Happiness, the luxury not everyone can afford
It's hard to be happy when you haven't enough to eat or have lost your job or your home. Society should concentrate on providing a safety net for those who are worst off, says Malachi O'Doherty
I was cycling around Lough Neagh last week. You could say that I was striving in the pursuit of happiness. How else do you explain a 60-year-old man pumping along on two wheels in the rain?
I wanted, I thought, to be out in the fresh air, to feel accomplished and fit, even to have the story of the journey to talk about to entertain friends with at dinner parties. "You should have seen me; I was amazing."
Then I could be smug about their paunches and their fag habits and feel like a superior being.
But the journey went awry. I got lost a few times. My friend Pat, cycling with me, didn't just get one puncture; he got two. And it rained.
If you don't study the map of the cycle-route around Lough Neagh, you might miss the fact that the route takes you through Portadown - not the nicest place to be on a Saturday afternoon. What about the birdsong and the breeze? I was in the heart of heavy traffic. And it was bucketing.
And, because I am writing a book about cycling, I made mental notes about what I was doing and how I felt.
My trousers were as wet as if I had waded through a river in them. My thighs were aching and I was plodding at the best pace I could manage along an 'A' road.
Please log in or register with belfasttelegraph.co.uk for free access to this article.
How do you feel about this? I said to myself and I noticed that I was not fretful, or uncomfortable; I was not afraid, or tired, or hungry.
I was just wet and zipping through puddles and skirting potholes under my own adequate and quite thrilling exertion. I was like a child in a sand pit.
I was feeling just great and that is the truth. I was loving it.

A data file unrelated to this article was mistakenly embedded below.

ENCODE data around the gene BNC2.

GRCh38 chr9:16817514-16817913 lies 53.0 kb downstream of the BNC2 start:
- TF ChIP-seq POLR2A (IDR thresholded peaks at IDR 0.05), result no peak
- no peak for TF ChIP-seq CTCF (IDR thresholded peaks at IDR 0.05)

Now, what is David Cameron to make of that? For a start, he might notice that happiness is individual and idiosyncratic; either that, or he will be daft enough to insist on all men of 60 cycling in the rain.
I would not trust him to read my behaviour and prescribe what is good for me any more than I would take his reading of the conduct of rioters as the basis of a new moral order. And many of them were - let's face it - clearly having the time of their lives, too.
But if we can't expect Cameron to unpick the strands of my happiness in the rain, we can invite him to approach the mystery from a different angle.
Would I have been as happy if I had had a grumbling appendix, or piles, or if my wife had left me that morning?
There is no knowing what will bring fulfilment and joy to another individual, but it is easy to work out the conditions which will spoil the best prospects of happiness. And some of those are in Cameron's remit.
The psychologist Abraham Maslow mapped out a 'hierarchy of needs'.
You can't expect a woman to be cheered by a new dress, or a bunch of flowers, if she doesn't have a home, or the chance of a decent meal.
You can't expect a man to be uplifted by Meatloaf, or Beethoven, if he is hungry, or is in danger of losing his job, or his home, in the morning.
And you can see huge differences between cultures according to how many of the basic needs are met in them.
A poor person in a developing country selects a partner in marriage on material considerations; it's in the West that we can afford to fall in love. An Indian father will want his daughter's suitor to have a decent job and income, or he'll chase him, knowing that happiness can't come from endearments and hugs if the larder is bare.
Looked at this way, happiness is the first concern of government for it is the job of those in power to facilitate the evolution of a society in which people are fed, sheltered, educated and employed; in which they have the income that enables them to form relationships and start families, if they wish.
Yet, when the basic needs are met, something strange happens to people.
They start agonising about things like identity, or internal motivation.
In the prosperous societies, people seek out counselling and therapy and seek to know themselves. There are discomforts peculiar to the settled and the rich. Try explaining the angst of Woody Allen to an Indian villager, or a pensioner who has to choose between heating or eating.
All of this suggests that a happiness index might not be much use for measuring the success of a society or economy. What is important is to secure the basic needs of all.
Unhappiness will be one of the indicators of poverty and inequality. But there will then be many people who will be happy, or unhappy, for reasons that are well beyond any material explanation.
Those people will be cycling in the rain, listening to weird music, or fretting about the meaning of life. None of this is any business of government.
For them, Cameron should respond like a total laissez faire Tory and let them wallow in grief, or in mud, as the notion takes them, or the conditions of life dictate.
For Cameron to be mulling over how we might all be happier, when the obvious needs of housing, education, health and purpose in life have not been met, is pathetic.
Let him deal with the poor first and the rest of us can decide for ourselves what brings us joy.